India’s cotton and sugar sectors have welcomed the news of Pakistan finally allowing the import of yarn and 5 lakh tonnes of sugar from the country. This will help India explore the market and reduce carry over stock for the next season. In case the cotton exports go through, Indian cotton growers can expect to start their season with prices more than the government-declared Minimum Support Price (MSP).
Pakistan had stopped import of cotton and yarn from India after a political fallout over the abrogation of Article 370 in Kashmir. The move cut off the access of Indian cotton ginners and yarn manufacturers to the neighbouring market.
Pakistan domestically produces 50 lakh bales (each bale weighing 170 kg of ginned pressed cotton) of its annual demand of 1.5 crore bales. A major importer, Pakistan sources its cotton mostly from USA and Brazil, although it takes longer for the raw material to reach from these countries. Pakistani textile manufacturers have been demanding that imports from India be allowed, as it would be a cheaper option for them.
Arvind Jain, vice-president of Khandesh Gin/Press owners and Traders Welfare Association, said if the Indian government allows exports, they can export around 10 lakh bales of cotton to Pakistan in the next three months. “Our produce can reach Pakistan within three days. We also have the cost advantage as Indian candy (376 kg of ginned pressed cotton) is at present retailing at Rs 46,000 as against the prevalent price of Rs 52,000-55,000 price in international markets,” he said.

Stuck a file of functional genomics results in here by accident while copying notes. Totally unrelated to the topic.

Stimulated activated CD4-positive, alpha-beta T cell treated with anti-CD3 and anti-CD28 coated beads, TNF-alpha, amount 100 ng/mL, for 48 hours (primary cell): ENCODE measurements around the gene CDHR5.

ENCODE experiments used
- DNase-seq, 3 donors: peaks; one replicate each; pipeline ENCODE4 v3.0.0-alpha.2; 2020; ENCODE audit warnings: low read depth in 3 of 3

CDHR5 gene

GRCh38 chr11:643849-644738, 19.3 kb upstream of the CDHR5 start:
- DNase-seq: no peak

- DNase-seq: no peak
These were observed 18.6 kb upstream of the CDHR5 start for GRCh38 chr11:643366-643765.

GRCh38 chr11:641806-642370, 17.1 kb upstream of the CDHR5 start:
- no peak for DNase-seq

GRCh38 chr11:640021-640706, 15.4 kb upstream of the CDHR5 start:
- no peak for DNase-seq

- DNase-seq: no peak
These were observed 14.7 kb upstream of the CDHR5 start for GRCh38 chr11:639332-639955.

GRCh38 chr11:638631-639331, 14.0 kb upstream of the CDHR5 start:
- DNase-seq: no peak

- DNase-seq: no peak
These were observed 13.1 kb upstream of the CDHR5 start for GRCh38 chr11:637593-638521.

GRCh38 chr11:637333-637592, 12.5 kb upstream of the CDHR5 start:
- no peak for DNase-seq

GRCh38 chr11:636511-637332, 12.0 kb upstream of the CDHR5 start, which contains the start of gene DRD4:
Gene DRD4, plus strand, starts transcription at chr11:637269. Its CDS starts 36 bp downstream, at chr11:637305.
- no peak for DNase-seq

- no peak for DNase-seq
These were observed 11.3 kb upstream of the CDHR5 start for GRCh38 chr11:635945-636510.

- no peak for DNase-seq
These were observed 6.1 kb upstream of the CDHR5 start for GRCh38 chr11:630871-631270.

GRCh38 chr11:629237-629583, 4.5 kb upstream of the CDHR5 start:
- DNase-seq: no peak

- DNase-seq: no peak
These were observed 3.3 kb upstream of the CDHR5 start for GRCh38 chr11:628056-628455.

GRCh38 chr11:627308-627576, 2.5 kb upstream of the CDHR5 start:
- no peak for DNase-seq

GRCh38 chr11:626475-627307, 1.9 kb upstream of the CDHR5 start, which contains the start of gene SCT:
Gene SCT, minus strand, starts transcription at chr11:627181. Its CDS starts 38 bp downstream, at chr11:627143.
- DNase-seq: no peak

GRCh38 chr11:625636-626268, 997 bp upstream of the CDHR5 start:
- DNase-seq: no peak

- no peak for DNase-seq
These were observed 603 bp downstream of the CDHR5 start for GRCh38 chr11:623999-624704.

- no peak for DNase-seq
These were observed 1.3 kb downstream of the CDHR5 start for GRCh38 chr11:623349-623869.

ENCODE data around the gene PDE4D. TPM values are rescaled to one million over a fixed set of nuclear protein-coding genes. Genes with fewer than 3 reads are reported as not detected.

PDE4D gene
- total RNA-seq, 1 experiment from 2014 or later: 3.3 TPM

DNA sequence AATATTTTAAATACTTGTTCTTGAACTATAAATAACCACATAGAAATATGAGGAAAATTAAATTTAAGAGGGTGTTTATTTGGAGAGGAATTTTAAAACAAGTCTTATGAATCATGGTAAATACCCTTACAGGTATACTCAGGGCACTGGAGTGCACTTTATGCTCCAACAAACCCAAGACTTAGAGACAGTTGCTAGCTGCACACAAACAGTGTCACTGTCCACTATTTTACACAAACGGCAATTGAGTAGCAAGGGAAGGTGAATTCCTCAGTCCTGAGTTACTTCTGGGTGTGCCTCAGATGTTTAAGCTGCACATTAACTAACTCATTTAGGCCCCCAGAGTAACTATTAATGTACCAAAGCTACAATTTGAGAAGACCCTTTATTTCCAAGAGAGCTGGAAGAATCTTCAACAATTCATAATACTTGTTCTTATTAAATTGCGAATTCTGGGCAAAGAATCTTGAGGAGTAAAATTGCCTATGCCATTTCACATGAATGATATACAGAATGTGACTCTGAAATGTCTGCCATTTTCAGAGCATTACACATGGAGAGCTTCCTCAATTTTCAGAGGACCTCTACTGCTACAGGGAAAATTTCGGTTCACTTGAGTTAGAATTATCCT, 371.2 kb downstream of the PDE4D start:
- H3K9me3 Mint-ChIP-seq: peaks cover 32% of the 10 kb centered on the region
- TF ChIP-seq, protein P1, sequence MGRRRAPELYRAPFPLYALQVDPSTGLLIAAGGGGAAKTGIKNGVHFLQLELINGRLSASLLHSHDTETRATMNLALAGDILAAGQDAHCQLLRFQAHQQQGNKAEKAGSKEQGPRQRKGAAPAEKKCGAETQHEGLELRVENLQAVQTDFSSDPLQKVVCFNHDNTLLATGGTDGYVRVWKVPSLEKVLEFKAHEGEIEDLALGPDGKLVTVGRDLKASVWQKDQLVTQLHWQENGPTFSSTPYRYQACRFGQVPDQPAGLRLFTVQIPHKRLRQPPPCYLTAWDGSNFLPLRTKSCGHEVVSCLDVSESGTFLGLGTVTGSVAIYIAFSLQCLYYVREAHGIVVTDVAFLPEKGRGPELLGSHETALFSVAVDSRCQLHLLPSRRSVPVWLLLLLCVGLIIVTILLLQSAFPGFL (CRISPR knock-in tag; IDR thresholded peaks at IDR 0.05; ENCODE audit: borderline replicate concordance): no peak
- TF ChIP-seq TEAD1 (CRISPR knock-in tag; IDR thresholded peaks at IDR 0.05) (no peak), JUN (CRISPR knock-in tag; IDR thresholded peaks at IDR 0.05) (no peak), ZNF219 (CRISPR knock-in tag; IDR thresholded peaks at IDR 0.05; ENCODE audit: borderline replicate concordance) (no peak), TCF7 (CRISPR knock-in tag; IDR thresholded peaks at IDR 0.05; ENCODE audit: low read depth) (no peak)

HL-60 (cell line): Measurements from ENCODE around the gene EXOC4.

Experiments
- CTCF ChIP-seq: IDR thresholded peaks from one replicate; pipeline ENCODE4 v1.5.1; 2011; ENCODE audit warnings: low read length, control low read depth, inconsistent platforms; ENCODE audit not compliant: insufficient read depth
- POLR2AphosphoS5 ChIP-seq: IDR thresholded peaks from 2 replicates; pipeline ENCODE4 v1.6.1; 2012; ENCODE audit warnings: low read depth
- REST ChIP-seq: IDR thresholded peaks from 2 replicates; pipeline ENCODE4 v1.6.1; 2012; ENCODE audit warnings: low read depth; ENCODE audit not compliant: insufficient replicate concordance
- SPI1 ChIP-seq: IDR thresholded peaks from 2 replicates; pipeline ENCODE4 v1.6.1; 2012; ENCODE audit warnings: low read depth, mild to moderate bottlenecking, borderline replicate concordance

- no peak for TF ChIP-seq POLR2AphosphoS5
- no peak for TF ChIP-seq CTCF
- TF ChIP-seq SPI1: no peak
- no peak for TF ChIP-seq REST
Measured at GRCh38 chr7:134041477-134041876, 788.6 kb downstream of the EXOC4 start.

If export to Pakistan is allowed, India can start the next October- September cotton season with about 45 lakh bales. “In such a situation, cotton growers can expect above MSP prices easily right from the start of the season,” said Jain.
Pakistan normally imports 4-5 lakh bales from India, but a drought and attack of locusts in the neighbouring country has necessitated more imports.
Pradeep Jain, founder-president of the Association, pointed out that India has till date exported 40 lakh bales and can end up exporting 60 lakh bales for the whole season. “Ginners from Maharashtra are also planning to directly export from here,” he said
The sugar sector has also welcomed the news of Pakistan allowing sugar imports from India.
Abinash Verma, director general of Indian Sugar Mills Association, said Indian millers have so far inked export orders of 45 lakh tonnes of the target of 60 lakh tonnes. Most of the sugar produced in India has gone to markets in Indonesia, Middle East, East Africa, Sri Lanka, Afghanistan and Bangladesh.
In case the Pakistan market is made available, India can easily fulfil its export target for the current year also. If India fulfils its sugar export target, the country can end up with an opening stock of 90 lakh tonnes, which will not weigh down the economics of the sector.
This article is auto-generated by Algorithm Source: indianexpress.com